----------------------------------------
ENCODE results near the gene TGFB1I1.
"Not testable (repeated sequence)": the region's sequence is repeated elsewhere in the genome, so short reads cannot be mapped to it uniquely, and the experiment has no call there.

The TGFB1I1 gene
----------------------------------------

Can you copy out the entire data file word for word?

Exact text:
ENCODE results near the gene TGFB1I1.
"Not testable (repeated sequence)": the region's sequence is repeated elsewhere in the genome, so short reads cannot be mapped to it uniquely, and the experiment has no call there.

The TGFB1I1 gene